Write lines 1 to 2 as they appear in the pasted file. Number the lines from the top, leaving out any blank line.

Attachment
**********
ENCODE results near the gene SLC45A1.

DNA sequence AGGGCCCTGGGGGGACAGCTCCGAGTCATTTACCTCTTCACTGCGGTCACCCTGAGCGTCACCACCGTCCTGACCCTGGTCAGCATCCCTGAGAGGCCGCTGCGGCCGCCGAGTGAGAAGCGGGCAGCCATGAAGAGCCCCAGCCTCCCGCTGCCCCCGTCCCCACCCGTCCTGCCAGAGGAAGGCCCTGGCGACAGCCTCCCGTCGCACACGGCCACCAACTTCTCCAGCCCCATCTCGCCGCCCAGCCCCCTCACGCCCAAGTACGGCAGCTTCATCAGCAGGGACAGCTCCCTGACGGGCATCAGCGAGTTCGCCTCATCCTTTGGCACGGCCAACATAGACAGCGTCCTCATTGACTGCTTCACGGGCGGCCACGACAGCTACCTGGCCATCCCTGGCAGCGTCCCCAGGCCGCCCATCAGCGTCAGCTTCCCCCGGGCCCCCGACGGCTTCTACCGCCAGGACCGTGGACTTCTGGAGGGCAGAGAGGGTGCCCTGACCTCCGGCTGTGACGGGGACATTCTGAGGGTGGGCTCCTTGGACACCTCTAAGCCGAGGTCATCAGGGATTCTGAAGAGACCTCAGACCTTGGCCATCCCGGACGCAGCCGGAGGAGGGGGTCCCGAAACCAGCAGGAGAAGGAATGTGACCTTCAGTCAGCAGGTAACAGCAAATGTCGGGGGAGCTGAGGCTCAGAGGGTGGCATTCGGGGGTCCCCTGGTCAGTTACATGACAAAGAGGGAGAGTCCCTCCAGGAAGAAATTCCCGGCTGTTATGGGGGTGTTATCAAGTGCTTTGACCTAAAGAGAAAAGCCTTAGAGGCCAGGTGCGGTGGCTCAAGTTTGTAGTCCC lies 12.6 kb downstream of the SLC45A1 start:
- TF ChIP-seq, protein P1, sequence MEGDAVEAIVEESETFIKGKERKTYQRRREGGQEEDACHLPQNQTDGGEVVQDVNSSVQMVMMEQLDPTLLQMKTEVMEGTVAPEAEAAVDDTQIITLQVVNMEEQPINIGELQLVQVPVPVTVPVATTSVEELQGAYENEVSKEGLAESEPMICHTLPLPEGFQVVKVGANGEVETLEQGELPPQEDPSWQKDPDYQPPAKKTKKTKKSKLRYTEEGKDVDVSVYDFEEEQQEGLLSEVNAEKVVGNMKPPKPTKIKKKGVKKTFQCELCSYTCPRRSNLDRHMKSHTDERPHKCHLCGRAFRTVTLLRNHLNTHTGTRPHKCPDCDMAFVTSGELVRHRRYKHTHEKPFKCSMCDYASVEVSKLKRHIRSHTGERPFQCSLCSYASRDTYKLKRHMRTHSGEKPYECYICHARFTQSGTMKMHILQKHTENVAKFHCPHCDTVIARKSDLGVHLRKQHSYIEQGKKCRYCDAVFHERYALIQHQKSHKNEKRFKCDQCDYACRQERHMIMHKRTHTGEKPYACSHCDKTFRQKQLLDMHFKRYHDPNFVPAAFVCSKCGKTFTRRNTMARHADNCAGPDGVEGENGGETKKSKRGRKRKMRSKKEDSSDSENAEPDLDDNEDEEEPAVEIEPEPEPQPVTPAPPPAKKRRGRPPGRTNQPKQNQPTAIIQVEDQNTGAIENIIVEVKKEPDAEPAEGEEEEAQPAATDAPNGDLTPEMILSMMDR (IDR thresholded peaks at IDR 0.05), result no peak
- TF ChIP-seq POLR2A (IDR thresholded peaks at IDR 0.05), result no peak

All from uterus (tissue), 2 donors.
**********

ENCODE results near the gene SLC45A1.

DNA sequence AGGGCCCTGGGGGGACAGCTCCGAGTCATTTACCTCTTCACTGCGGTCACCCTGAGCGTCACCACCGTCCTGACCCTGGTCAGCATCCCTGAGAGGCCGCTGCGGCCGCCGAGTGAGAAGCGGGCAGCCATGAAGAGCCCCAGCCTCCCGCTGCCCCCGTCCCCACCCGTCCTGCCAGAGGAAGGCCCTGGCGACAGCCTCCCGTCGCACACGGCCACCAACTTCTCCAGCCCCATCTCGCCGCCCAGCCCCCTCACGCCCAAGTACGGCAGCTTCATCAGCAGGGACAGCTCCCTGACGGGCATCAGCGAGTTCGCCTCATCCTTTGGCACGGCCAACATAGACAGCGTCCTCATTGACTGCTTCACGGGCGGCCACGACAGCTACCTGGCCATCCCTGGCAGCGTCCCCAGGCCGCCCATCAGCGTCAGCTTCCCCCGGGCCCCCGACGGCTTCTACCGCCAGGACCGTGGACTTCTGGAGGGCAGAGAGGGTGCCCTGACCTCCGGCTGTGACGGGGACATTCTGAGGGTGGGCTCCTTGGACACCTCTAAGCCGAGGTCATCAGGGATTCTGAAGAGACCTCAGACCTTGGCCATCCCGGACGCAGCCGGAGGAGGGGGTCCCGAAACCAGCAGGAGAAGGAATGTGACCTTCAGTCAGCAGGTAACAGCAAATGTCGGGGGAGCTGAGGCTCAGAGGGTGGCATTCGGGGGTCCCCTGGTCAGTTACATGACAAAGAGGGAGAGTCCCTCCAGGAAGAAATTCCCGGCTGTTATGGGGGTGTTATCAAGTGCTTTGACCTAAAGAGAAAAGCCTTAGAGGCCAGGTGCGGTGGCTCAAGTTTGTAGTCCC lies 12.6 kb downstream of the SLC45A1 start: